Many acts and omissions of decision makers in various environments are being scrutinized and challenged today like they have rarely been in the recent past. Governments and Dictators in Egypt, Libya and other nations have already been toppled or are in the midst of great unrest or revolution. The State of Arizona and numerous other States are in the Courts fighting the federal government over health care and immigration.
Basketball referees from the Big East Conference have recused themselves from further participation in an important Tournament.
Horseracing: The “Life At Ten” Incident
The Kentucky Horse Racing Commission’s Hearing Officer has apparently completed his/her investigation into the surrounding circumstances of a very poor performance by “Life At Ten” in a Breeders’ Cup Race in November of last year. A report issued yesterday indicates that the Hearing Officer has released Findings Of Fact And Conclusions Of Law pertinent to that hearing and is considering possible sanctions against a number of Officials and the Jockey involved. This raises several questions, but I will address the situation with regard to the Board of Stewards. Only Chief Steward John Veitch has been cited for alleged violations. I find that to be very irregular. I reached that finding because I was a Steward for twenty years and my experience has been that the Stewards function as a Board and absent two votes they do not act!
That is not stated in the rules, however, if only by inference and the fact that it is the standard of the industry, it must be applied here. This addresses both Acts and Omissions by any individual Steward or the Board collectively. Having said that, I am wondering why the Commission or their Hearing Officer chose to cite only Chief Steward John Vetch and neither of his two colleagues. Does the Hearing Officer believe that Veitch alone is responsible for the alleged violations? The Stewards’ Stands in Kentucky do function as a Board, do they not? Someone please correct me if I am wrong. Incidents of this type reinforce my strong belief that when there is dissent among the Board on any matter, the dissenting Steward should be required (by rule) to make his or her dissent a matter of record and write a dissenting opinion which includes the circumstances, facts and reasoning supporting such dissent.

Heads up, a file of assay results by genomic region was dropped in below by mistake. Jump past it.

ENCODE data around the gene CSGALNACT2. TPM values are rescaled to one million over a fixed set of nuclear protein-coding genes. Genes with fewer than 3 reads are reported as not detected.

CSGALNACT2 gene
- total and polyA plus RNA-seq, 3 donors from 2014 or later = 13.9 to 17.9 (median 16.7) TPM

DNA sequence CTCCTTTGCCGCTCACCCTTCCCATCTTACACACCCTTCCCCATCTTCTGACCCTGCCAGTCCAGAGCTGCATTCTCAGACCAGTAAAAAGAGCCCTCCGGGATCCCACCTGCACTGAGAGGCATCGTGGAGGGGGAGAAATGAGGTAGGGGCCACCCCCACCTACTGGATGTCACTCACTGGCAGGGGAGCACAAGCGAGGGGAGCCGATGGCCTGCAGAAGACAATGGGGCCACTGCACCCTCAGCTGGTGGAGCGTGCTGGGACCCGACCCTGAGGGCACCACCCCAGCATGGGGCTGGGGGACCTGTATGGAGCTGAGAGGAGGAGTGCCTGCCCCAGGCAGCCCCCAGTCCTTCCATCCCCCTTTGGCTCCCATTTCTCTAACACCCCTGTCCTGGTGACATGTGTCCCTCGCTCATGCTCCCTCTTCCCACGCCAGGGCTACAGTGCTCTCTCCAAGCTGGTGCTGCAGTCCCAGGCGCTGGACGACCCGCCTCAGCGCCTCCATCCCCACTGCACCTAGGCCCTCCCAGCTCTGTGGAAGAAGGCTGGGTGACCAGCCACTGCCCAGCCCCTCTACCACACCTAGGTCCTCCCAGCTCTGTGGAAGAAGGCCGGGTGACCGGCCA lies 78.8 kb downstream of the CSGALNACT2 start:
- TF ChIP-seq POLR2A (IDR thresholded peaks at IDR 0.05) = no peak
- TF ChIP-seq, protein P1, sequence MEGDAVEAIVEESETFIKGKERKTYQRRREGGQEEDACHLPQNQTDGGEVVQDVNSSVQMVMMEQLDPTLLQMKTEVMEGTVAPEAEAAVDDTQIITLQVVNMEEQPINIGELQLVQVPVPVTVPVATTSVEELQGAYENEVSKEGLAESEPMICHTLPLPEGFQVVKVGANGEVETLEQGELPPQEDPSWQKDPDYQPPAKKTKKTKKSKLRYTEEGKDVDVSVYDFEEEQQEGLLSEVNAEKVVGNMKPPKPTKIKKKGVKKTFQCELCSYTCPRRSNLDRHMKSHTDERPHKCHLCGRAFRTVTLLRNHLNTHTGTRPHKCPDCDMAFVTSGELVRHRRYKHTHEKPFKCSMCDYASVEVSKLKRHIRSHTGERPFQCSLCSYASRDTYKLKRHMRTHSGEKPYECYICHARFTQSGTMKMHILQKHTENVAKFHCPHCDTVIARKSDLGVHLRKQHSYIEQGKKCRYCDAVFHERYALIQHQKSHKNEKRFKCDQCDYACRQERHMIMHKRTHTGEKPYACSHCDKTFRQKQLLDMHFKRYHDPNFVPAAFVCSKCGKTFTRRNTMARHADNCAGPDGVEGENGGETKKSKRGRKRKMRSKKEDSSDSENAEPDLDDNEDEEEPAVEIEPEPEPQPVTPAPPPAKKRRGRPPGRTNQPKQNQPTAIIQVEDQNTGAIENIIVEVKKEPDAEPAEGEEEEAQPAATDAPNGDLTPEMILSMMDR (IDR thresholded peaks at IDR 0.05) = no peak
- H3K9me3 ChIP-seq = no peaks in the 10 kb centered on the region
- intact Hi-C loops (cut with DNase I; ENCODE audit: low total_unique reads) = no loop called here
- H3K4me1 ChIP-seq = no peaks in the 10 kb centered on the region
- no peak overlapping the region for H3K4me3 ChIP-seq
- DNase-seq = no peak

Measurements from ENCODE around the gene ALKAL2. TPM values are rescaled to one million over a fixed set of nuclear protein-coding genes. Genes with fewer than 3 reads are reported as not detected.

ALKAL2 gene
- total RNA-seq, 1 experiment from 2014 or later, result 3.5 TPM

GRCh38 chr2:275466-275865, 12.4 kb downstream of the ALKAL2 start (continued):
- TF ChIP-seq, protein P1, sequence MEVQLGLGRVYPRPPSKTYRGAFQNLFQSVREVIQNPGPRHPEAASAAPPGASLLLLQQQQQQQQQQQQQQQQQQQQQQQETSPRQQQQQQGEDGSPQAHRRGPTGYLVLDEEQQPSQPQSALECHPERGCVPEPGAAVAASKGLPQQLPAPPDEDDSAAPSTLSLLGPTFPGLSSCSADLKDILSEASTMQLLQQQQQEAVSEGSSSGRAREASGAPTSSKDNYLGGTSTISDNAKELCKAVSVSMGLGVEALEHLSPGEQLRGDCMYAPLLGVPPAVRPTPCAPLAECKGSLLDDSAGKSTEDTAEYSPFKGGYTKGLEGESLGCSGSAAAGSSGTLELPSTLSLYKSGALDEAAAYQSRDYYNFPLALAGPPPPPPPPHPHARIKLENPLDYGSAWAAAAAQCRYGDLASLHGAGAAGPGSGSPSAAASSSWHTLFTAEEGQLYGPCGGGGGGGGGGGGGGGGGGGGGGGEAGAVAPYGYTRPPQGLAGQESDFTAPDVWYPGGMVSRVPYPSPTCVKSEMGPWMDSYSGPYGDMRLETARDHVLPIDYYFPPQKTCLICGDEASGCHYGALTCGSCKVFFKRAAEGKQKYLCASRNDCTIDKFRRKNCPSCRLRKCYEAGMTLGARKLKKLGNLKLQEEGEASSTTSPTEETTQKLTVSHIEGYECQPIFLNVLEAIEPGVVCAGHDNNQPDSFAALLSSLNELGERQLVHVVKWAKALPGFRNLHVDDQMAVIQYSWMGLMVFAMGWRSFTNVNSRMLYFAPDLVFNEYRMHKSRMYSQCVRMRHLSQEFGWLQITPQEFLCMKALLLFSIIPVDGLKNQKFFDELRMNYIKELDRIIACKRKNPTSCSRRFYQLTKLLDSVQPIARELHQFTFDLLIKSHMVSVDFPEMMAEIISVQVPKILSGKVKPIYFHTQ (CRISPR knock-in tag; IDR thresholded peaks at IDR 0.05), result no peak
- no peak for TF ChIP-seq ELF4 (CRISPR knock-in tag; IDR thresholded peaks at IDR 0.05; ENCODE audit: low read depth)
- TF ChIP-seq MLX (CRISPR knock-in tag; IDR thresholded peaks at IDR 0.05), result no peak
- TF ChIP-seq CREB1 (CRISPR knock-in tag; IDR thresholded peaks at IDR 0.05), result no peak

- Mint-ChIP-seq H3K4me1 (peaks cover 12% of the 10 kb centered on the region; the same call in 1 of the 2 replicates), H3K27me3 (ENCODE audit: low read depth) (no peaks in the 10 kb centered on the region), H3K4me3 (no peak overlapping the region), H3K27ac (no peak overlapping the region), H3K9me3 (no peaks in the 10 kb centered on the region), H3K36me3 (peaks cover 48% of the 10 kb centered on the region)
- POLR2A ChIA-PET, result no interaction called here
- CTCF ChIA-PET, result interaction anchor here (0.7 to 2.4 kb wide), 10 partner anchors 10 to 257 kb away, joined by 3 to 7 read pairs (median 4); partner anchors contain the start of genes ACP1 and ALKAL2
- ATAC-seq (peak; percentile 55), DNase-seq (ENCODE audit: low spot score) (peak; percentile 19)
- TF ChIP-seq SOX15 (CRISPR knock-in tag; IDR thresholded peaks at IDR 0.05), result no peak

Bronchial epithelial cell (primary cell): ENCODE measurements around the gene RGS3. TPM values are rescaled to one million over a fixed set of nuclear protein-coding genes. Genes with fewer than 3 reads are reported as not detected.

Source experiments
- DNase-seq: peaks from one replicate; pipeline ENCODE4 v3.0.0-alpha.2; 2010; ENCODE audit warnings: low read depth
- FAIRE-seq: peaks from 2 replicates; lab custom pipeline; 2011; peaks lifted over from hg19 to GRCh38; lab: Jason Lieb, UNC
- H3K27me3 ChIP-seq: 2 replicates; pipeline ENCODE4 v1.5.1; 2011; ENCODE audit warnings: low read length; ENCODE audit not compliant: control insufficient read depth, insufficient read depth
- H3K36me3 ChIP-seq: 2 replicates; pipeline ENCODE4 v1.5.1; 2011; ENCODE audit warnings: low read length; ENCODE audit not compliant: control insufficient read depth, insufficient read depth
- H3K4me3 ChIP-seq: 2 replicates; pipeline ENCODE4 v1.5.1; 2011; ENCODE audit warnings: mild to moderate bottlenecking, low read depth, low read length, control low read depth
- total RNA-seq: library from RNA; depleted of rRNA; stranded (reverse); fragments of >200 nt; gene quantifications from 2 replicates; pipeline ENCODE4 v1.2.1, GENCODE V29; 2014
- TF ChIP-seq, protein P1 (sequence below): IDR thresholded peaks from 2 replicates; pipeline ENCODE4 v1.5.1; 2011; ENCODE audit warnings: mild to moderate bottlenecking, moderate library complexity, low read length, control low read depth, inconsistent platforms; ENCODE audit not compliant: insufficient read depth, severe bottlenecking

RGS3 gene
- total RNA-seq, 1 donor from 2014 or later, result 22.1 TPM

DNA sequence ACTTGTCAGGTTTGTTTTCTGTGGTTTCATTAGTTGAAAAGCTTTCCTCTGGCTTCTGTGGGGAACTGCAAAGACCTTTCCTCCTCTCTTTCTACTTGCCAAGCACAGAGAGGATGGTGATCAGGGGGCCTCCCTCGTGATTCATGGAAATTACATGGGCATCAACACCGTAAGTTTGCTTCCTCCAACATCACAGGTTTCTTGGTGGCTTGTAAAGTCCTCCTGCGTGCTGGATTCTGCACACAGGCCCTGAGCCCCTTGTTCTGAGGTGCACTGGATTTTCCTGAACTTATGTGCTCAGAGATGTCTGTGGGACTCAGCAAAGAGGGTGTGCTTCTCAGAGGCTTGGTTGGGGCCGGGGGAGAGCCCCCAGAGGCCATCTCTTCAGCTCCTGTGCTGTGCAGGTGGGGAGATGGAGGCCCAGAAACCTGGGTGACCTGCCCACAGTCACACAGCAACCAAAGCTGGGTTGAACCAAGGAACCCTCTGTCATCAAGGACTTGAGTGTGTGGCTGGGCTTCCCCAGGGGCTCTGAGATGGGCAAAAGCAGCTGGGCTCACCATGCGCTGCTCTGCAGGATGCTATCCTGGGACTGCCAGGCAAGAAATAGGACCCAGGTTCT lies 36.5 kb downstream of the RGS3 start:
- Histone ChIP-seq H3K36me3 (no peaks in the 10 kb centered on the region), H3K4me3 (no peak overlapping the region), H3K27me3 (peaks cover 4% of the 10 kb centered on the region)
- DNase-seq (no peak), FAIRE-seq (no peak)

Apparently the Veterinarian at the starting gate saw nothing that would suggest lameness or lethargy on the part of “Life At Ten” or that Official would have contacted the Stewards and recommended the scratch. After reviewing the information reported regarding this incident, there appears to be some smoke in the air. Hopefully that will become clear. I am anxiously awaiting the adjudication of this matter and I imagine several Attorneys are doing the very same.
My opinions are always based upon Established Facts, Personal Experience, and Common Sense.